Continuing my safari among the creative young people of the millennial generation:

In today’s conversation with Jeff Simon, I ask Jeff what brought him from Chicago to L.A., how he got started in the movie business, what networking is like today among twentysomethings in Tinseltown, and what he learned working for eighteen months with Tom Cruise and Doug Liman on the sci-fi film, Edge of Tomorrow.

Jeff talks about his own career arc and how and why he began to “think bigger” about his aspirations for himself, artistically as well as commercially.

(The transcript of today’s video is below. This post is #2 in a series of eight, which will run in this space on Tuesdays and Thursdays. Click here for post #1.)

Steven Pressfield: When you got here to LA, what happened in the first year or so? How did you kinda get your feet wet and what did you do?

Jeffrey Simon: So I got here during the writers’ strike which meant that everybody was out of a job. I actually had more meetings with bigger people than I could ever imagine because they weren’t working. I met with big time production designers which is what I came out here to do, since that was my degree, and I thought I’ll production design for awhile and try to assist one, so I met all these people. They were like, “Your work looks alright. I might hire you, but I don’t have a job!” The first eight months of being out here I had no money and so my buddy, David, who was my roommate at the time and I decided to start doing web design. He’s a programmer and I’m a designer so we decided we should team up and started a little web design company.

S: Well that’s interesting to me because it’s kinda under the question: well, how does an artist survive, right? It’s not just eating Ramen noodles every day, right? Some of the people we’re talking to here are living in Eau Claire, Wisconsin, or wherever and they’re thinking to themselves, “Should I move to New York? Should I go to LA?” What’s your thinking on that sort of thing?

J: I think there’s a lot of people that struggle with that, but I think there’s no way not go to LA in my mind. You gotta go where the action is. If you don’t then you’re just kidding around.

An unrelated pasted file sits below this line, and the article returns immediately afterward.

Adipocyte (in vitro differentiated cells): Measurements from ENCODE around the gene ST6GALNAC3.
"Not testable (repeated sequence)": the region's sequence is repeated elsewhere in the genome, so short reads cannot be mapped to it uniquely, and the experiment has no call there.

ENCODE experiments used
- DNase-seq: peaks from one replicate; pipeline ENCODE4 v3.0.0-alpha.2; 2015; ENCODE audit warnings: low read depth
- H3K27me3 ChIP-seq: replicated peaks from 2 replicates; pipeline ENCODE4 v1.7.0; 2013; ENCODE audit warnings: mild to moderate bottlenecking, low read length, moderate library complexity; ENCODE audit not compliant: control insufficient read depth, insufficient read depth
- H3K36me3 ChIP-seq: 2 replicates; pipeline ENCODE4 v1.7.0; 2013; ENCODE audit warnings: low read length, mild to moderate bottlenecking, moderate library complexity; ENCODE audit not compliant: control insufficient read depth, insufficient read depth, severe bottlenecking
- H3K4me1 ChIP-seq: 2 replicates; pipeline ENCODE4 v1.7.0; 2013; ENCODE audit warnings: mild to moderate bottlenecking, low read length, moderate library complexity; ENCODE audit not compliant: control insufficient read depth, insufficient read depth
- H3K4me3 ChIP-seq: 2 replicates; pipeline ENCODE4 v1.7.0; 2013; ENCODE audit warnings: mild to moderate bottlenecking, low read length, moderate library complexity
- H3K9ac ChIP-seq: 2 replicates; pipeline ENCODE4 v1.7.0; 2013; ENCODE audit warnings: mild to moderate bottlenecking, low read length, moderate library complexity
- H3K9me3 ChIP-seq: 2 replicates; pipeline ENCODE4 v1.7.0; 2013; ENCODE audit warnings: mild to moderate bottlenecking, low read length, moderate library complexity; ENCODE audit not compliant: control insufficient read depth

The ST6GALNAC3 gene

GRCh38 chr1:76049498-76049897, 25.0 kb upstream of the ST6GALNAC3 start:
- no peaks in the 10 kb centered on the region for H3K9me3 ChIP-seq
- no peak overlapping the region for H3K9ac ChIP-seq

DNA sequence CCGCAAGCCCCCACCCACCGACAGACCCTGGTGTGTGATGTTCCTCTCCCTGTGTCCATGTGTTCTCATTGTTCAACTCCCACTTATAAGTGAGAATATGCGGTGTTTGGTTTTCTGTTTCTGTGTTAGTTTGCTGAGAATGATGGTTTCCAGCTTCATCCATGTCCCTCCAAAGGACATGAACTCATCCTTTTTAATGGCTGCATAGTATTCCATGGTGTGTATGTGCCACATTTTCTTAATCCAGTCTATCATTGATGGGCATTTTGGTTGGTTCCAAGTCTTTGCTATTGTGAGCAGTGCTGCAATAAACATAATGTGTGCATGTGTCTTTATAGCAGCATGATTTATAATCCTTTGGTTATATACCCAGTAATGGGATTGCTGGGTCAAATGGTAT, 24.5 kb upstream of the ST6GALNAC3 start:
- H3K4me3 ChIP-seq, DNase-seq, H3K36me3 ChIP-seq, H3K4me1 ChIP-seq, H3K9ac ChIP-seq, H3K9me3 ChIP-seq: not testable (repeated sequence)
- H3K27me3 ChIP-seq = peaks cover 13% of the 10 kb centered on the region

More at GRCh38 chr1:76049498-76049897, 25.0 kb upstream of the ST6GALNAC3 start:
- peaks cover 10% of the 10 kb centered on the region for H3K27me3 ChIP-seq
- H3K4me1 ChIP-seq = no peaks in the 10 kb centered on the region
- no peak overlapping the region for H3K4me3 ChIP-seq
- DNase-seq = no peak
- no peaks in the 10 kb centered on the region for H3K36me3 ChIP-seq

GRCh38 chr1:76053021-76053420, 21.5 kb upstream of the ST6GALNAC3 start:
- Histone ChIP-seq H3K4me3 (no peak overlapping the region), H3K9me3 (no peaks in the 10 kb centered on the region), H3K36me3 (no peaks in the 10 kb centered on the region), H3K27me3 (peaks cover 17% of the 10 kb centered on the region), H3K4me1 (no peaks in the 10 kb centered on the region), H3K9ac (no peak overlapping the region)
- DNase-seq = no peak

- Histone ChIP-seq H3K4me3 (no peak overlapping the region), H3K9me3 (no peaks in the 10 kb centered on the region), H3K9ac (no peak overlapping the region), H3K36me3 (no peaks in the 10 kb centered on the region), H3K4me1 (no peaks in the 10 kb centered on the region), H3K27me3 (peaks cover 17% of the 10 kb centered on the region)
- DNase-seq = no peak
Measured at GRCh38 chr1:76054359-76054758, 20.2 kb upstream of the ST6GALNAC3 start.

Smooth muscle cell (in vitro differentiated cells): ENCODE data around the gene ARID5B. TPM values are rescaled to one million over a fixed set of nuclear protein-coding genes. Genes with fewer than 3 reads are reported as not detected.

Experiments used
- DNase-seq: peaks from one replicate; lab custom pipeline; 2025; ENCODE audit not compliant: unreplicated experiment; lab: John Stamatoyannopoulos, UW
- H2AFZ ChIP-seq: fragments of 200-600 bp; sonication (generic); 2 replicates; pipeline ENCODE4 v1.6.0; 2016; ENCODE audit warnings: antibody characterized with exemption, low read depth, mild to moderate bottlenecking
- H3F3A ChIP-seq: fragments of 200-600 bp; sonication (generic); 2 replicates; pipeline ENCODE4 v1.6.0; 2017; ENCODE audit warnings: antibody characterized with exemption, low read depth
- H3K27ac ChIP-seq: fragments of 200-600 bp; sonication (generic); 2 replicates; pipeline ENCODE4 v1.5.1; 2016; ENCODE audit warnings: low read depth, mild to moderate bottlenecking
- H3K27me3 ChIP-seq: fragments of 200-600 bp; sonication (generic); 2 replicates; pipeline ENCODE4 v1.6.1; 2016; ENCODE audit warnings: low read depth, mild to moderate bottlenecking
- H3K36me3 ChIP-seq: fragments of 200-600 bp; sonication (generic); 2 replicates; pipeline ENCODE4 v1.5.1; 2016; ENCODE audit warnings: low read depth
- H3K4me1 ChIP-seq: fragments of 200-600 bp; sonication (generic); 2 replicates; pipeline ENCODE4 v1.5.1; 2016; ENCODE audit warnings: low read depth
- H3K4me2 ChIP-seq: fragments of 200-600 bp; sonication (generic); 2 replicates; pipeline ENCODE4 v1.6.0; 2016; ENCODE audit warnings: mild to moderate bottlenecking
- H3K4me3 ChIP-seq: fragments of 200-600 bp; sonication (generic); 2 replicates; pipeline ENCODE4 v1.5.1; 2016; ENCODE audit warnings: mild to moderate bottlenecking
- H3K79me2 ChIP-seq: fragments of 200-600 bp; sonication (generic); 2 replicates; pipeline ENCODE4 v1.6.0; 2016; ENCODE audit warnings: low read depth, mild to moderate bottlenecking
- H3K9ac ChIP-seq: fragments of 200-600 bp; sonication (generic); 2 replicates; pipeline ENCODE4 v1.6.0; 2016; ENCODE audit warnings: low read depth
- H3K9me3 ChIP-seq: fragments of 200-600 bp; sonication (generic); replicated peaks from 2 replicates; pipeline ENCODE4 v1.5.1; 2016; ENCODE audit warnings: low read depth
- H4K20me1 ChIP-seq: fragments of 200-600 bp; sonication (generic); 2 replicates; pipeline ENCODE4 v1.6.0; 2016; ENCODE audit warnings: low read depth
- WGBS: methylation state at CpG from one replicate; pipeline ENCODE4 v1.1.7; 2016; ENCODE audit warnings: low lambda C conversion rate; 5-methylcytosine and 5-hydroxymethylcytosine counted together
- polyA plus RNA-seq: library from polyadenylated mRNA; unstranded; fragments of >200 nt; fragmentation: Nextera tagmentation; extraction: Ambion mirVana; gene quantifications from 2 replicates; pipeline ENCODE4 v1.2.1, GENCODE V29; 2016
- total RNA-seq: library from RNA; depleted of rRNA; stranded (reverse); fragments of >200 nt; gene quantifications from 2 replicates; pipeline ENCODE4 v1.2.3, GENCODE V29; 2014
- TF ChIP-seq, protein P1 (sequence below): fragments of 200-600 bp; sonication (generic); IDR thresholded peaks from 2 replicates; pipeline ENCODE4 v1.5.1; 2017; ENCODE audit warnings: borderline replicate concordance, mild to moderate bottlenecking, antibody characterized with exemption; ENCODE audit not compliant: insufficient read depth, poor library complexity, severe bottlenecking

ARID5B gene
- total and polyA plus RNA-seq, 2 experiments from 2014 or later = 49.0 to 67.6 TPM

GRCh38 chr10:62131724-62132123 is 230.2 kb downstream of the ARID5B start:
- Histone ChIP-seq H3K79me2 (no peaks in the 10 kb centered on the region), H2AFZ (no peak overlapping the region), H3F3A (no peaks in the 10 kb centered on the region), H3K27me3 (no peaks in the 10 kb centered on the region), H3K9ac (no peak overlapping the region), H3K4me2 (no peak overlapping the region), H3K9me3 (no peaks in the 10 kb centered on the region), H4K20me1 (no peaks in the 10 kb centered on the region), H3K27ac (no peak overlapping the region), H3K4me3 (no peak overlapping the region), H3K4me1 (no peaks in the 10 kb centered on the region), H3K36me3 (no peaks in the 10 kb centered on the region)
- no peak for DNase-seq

S: It’s better to go kinda where people are because you make friends, I mean you guys at home can’t see behind the cameras, but there’s like six people in here and they are all Jeff’s mates that are working on Camp Abercorn and are your friends and I’m sure you guys network and have all kinds of connections between you.

S: Yeah, so tell me a little bit about how that works for you guys now.

J: Well, a lot of us are aspiring filmmakers so somebody will write something and they’ll say, “Hey, you’re my buddy. Will you come help me film this for little to no money for awhile and in return I’ll help you on your next one.” The big film schools are all here so USC and AFI and UCLA so you sorta meet people starting at the grad school or student level and then those people work up to doing short films and other things. Somebody will need a P.A. on a bigger project and they’ll hire you. That’s how I met Oliver.

S: A production assistant. (P.A.)

J: A production assistant. I think if you’re just sitting in Eau Claire, Wisconsin, then you don’t know if you actually like making films or not even if they’re your favorite thing ever. I think the process of making a film is very different than wanting to make films, I guess.

S: Yeah, it really was the same back in my day, too. The other thing, of course, is like if someone is thinking of hiring somebody for a project and they’re living someplace else then they’d have to fly in.

J: So much happens last minute. It’s like, “Oh! We got this idea to do this other thing we need some more people. I’m going to call my friends who I know live here who are available now.”

S: You get phone calls I’m sure where people say, “We’re shooting this weekend can you come out to Simi Valley six hours from now?” Right?